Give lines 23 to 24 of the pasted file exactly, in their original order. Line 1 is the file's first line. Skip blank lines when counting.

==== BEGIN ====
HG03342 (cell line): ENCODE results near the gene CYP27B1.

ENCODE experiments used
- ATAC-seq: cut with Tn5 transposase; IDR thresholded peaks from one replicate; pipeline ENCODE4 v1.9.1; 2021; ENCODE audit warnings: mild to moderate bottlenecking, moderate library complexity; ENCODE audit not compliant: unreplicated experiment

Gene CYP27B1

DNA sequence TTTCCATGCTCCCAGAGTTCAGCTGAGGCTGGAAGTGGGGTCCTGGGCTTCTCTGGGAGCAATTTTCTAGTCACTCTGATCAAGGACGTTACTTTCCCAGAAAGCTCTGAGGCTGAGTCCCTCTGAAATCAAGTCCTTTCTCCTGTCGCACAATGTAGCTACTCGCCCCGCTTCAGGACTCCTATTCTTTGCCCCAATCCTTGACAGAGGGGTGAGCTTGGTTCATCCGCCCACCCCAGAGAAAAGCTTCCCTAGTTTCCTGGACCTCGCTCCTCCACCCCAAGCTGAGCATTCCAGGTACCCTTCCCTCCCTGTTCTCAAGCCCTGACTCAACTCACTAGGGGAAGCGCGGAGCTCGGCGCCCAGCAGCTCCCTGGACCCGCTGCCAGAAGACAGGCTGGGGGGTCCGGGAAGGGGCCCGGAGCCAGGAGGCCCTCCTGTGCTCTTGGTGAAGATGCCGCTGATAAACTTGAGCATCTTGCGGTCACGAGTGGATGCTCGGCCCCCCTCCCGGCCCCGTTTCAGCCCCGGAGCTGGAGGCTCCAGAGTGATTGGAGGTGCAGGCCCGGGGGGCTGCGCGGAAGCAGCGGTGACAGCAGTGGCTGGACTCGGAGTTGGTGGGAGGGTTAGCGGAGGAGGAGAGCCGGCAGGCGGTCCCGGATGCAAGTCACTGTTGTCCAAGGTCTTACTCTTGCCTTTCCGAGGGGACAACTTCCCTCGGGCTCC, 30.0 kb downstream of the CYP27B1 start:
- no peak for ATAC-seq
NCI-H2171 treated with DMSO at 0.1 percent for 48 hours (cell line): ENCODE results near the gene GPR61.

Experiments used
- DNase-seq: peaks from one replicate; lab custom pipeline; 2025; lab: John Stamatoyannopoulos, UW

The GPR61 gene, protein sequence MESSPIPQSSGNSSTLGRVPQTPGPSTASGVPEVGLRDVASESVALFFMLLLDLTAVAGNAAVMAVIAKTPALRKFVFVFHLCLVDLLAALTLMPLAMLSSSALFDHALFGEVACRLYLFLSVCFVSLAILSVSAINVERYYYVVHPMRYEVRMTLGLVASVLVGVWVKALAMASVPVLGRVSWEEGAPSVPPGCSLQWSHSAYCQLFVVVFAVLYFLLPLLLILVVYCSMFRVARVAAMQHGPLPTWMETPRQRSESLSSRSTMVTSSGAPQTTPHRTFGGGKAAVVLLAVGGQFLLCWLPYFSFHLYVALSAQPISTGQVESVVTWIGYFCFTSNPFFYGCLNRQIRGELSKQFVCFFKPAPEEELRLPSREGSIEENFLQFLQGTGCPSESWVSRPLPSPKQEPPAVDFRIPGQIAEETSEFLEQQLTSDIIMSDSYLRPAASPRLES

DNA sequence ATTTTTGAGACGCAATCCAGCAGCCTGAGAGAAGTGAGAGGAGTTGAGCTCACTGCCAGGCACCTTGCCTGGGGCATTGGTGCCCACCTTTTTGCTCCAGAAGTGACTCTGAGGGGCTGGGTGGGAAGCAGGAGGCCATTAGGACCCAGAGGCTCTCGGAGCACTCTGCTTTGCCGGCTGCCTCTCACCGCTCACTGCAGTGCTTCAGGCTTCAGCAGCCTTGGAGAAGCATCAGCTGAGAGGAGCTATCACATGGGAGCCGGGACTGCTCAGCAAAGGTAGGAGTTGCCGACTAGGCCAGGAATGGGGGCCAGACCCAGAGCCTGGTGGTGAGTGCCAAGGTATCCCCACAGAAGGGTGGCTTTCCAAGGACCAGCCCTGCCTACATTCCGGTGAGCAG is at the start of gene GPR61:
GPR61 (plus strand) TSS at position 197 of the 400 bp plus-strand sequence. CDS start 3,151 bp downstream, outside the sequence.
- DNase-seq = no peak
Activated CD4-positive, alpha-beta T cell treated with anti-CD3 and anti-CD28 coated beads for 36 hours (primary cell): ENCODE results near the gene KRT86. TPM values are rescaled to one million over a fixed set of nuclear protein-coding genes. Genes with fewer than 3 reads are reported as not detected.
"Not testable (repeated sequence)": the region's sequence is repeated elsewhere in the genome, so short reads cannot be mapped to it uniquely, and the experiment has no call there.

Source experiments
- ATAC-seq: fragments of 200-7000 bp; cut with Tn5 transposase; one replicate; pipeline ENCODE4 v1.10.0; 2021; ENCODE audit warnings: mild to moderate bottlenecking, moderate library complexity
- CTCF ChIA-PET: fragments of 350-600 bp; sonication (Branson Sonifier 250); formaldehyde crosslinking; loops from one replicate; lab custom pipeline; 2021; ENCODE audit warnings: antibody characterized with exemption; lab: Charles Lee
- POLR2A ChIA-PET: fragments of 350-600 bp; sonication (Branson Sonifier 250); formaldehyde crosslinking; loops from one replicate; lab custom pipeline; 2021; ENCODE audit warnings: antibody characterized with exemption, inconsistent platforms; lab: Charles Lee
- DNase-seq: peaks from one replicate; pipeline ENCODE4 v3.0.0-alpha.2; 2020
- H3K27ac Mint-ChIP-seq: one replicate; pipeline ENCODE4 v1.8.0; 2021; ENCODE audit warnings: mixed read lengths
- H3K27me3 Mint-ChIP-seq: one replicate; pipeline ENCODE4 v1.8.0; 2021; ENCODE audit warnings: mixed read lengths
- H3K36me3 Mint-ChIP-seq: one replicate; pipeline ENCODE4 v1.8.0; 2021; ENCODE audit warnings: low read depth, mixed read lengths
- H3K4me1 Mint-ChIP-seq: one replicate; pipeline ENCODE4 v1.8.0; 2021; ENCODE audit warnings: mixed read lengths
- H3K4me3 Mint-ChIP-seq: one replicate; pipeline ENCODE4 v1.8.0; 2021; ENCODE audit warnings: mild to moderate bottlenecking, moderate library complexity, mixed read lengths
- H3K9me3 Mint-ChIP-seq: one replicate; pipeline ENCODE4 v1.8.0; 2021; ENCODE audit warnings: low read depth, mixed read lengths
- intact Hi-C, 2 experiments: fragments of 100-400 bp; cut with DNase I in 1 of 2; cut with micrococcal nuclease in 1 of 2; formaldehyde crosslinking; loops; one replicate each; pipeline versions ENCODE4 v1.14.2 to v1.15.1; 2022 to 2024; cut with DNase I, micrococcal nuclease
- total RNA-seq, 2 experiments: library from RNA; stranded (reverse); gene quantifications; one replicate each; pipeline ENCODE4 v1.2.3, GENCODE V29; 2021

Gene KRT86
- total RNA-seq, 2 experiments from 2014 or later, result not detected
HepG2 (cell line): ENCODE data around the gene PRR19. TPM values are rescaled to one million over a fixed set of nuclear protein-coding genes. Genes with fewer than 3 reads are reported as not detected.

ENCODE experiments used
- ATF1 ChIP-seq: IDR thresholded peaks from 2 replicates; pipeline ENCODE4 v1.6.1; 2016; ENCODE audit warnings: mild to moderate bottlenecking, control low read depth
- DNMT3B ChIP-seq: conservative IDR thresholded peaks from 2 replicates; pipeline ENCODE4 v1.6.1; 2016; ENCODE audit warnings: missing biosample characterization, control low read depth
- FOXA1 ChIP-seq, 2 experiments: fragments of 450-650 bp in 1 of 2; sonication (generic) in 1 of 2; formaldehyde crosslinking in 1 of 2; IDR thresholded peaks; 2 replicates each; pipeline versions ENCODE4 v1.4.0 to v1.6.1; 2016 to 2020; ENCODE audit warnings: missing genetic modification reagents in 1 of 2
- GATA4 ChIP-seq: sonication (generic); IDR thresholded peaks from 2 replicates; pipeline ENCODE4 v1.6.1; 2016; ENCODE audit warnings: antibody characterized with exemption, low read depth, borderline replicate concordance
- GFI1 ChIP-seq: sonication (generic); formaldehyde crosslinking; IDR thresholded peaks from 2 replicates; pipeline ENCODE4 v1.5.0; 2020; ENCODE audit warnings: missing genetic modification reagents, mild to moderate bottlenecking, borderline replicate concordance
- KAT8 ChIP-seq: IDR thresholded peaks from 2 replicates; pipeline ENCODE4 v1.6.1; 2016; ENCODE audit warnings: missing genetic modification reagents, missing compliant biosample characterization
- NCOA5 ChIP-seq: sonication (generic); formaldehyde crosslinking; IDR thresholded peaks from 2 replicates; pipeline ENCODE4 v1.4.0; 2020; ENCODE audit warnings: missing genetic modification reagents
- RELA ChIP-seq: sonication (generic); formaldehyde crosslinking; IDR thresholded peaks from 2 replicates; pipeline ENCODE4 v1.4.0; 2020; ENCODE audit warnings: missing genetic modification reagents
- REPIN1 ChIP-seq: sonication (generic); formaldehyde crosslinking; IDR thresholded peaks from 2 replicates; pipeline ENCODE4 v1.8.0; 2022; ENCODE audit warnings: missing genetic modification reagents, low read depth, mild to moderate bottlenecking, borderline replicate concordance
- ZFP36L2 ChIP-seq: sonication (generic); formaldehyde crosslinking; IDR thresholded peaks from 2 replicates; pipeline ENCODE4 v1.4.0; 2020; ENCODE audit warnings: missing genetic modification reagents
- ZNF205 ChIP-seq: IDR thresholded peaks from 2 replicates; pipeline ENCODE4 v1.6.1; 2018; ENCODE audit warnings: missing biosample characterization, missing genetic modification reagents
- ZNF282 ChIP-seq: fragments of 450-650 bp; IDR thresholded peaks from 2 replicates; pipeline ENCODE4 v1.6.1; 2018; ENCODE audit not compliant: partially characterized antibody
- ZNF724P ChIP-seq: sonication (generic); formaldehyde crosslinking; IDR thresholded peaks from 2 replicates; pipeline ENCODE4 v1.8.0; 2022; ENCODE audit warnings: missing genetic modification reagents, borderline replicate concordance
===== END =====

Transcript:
- H3K36me3 Mint-ChIP-seq: one replicate; pipeline ENCODE4 v1.8.0; 2021; ENCODE audit warnings: low read depth, mixed read lengths
- H3K4me1 Mint-ChIP-seq: one replicate; pipeline ENCODE4 v1.8.0; 2021; ENCODE audit warnings: mixed read lengths